‘Crunch time’: First Minister catches train to COP with warning about the need for action
The First Minister will be travelling by train to the COP UN climate change conference in Glasgow today to meet other world leaders, with a warning that it is now “crunch time” when they must act to stop climate change.
Mark Drakeford pointed to the record of his own government in Wales, saying that it was the first in the world to declare a climate emergency in April 2019.
The COP (conference of parties) summit is attempting to produce a plan to reduce global carbon emissions to levels that would limit global warming within this century to 1.5℃.
As this stand, the carbon-reducing plans set out by the world leaders aren’t enough to meet the 1.5℃ target of the Paris agreement set at the 2016 COP.
The current plans would lead to a catastrophic global temperature increase of 2.4℃, which would cause a big increase in heat waves, food and water shortages, and a rise in sea levels.
First Minister Mark Drakeford said: “This is crunch time for us all. We’re embarking on a decade of real action in Wales. As we’ve shown with our world-leading recycling rates, doing the small things in our everyday lives really can and does make a difference.
“But we need to do much more over the coming 10 years, than we have in the last 30, to reach our net zero target. To achieve this, we need everyone to pull together – we need everyone to play their part.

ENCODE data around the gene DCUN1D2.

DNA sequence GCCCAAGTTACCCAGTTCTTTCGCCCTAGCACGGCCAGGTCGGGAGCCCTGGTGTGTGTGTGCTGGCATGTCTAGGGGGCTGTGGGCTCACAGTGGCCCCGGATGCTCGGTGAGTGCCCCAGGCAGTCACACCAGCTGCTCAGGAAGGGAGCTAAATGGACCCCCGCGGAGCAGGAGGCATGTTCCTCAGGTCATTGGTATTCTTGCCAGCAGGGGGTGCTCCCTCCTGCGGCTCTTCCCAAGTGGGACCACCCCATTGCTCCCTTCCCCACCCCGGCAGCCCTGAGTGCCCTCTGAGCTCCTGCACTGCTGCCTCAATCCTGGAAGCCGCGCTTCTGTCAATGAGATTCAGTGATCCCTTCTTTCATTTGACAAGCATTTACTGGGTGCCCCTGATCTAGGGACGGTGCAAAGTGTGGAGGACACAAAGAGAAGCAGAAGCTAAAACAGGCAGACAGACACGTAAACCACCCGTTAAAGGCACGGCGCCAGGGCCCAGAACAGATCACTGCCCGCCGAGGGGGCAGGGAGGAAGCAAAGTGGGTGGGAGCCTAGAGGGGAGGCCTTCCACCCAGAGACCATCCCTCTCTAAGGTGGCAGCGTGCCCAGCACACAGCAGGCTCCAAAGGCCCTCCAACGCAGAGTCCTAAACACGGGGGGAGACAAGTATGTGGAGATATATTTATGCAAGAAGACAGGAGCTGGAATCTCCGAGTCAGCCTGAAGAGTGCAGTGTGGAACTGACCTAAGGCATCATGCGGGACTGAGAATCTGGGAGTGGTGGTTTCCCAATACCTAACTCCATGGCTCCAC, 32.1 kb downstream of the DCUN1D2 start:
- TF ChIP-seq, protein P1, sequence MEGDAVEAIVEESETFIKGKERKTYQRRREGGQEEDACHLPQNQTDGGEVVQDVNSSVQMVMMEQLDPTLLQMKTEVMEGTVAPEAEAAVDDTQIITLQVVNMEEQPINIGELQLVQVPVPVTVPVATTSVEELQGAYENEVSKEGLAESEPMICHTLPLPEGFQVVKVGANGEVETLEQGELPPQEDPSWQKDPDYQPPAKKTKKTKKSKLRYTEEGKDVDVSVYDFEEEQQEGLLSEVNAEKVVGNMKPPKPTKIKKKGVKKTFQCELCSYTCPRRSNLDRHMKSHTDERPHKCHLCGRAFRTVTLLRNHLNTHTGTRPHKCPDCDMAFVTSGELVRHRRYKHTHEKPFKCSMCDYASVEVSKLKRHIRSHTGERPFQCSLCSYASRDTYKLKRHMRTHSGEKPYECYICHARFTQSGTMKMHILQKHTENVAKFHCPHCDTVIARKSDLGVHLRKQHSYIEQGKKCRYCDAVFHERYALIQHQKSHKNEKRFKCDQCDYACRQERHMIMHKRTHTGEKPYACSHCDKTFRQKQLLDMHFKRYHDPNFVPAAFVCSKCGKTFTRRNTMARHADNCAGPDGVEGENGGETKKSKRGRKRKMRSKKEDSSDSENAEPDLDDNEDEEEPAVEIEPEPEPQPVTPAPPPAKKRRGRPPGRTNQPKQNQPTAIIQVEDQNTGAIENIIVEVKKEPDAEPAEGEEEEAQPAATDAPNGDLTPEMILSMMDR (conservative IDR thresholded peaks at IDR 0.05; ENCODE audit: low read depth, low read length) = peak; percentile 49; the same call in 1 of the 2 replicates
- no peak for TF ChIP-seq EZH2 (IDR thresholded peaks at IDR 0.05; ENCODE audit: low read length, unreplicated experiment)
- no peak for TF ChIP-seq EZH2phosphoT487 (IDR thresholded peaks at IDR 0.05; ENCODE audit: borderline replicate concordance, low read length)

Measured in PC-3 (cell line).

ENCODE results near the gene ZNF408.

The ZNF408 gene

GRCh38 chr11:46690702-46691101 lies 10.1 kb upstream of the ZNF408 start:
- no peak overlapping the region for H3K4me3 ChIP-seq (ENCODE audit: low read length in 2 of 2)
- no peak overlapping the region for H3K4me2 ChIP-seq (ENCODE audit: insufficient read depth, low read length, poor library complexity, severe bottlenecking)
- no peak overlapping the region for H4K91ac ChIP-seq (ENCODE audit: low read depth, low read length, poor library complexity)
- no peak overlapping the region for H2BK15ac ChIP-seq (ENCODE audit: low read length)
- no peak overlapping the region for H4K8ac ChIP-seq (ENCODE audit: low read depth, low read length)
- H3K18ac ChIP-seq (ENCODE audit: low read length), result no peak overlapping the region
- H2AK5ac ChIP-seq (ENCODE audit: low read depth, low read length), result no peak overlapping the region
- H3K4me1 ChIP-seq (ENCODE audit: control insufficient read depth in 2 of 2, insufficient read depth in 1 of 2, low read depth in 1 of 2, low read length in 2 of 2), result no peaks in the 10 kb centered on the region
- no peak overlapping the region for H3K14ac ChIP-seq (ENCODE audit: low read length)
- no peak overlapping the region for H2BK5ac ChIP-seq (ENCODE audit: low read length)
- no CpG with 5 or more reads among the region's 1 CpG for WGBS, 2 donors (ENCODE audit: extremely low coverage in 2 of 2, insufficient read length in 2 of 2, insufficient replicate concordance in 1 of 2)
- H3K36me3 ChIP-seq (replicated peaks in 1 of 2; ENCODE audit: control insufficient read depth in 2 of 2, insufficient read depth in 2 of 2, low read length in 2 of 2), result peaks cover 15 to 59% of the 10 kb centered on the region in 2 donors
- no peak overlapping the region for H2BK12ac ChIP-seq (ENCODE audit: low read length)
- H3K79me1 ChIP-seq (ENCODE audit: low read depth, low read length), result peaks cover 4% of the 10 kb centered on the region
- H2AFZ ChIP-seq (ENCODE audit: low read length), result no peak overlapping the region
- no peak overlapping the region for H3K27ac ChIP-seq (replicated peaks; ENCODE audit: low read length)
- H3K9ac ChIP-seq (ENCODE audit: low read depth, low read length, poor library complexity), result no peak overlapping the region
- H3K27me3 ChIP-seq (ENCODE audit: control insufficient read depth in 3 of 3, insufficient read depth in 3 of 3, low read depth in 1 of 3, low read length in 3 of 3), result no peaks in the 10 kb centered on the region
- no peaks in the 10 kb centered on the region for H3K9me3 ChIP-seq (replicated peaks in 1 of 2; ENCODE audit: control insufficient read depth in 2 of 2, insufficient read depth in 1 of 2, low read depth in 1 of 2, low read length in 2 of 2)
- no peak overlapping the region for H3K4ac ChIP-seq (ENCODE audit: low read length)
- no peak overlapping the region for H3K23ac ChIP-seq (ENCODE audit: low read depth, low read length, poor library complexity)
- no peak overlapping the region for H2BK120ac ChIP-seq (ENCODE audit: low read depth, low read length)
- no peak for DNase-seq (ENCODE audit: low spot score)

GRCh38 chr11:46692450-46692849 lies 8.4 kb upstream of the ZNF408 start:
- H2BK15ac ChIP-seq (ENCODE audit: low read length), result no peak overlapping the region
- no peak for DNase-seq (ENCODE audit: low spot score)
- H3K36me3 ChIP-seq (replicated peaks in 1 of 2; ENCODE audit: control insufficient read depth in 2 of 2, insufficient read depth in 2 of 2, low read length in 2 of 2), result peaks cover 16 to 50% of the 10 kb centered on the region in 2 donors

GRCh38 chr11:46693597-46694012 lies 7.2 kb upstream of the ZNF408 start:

“By working together and taking collective action we can deliver a stronger, fairer and greener Wales for future generations.
“In Glasgow, at the COP26 conference, we will show that Wales is ready to play its part. I’m also looking forward to using the conference as an opportunity to learn from others.”
Mark Drakeford said that smaller countries, like Wales, could achieve great things when everyone works together.
He said that Wales punches well above its weight in terms of recycling and proudly holds the position of the best country for household recycling in the UK, the second-best in Europe and third-best in the world.
Other steps taken include:
- Published a net zero plan, setting out a decade of action to tackle the climate crisis.
- Started a roads review into new road projects in Wales, recognising the need to move away from spending money on projects that encourage more people to drive, instead redirecting funding towards maintaining existing roads and investing in real alternatives to private transport, such as public and active transport.
- Committed to build 20,000 high quality, low carbon homes for rent over the next five years.
Opposition parties have however criticised the Welsh Government’s record on climate change, with Plaid Cymru saying last month that there had been a lack of urgency since the crisis was announced.
Plaid Cymru’s spokesperson for Climate Change and Energy, Delyth Jewell MS, said: “In declaring an emergency, immediate action should follow – that’s how an emergency is defined. Welsh Government should be doing everything in its power to address these intertwined emergencies – nature and climate.
“Time and time again, we’ve called for binding nature recovery targets – in setting targets, this will guide investment, delivery and monitoring. There is much that can be done to upskill our workforce to deliver green jobs with green outcomes, and much to be done to develop our grid, energy projects and ports.
“And where Welsh Government does not hold the power – such as management of the Crown Estate and its assets in Wales – this should be sought from Westminster. Quite simply, the resources of Wales, should be governed by the Government of Wales, for the people of Wales.
“In the way that nature and climate is intertwined, so it follows that the causes of these two crises are interwoven, and it must be that the solution addresses both. So far, the response from Welsh Government has been more than lacking.”
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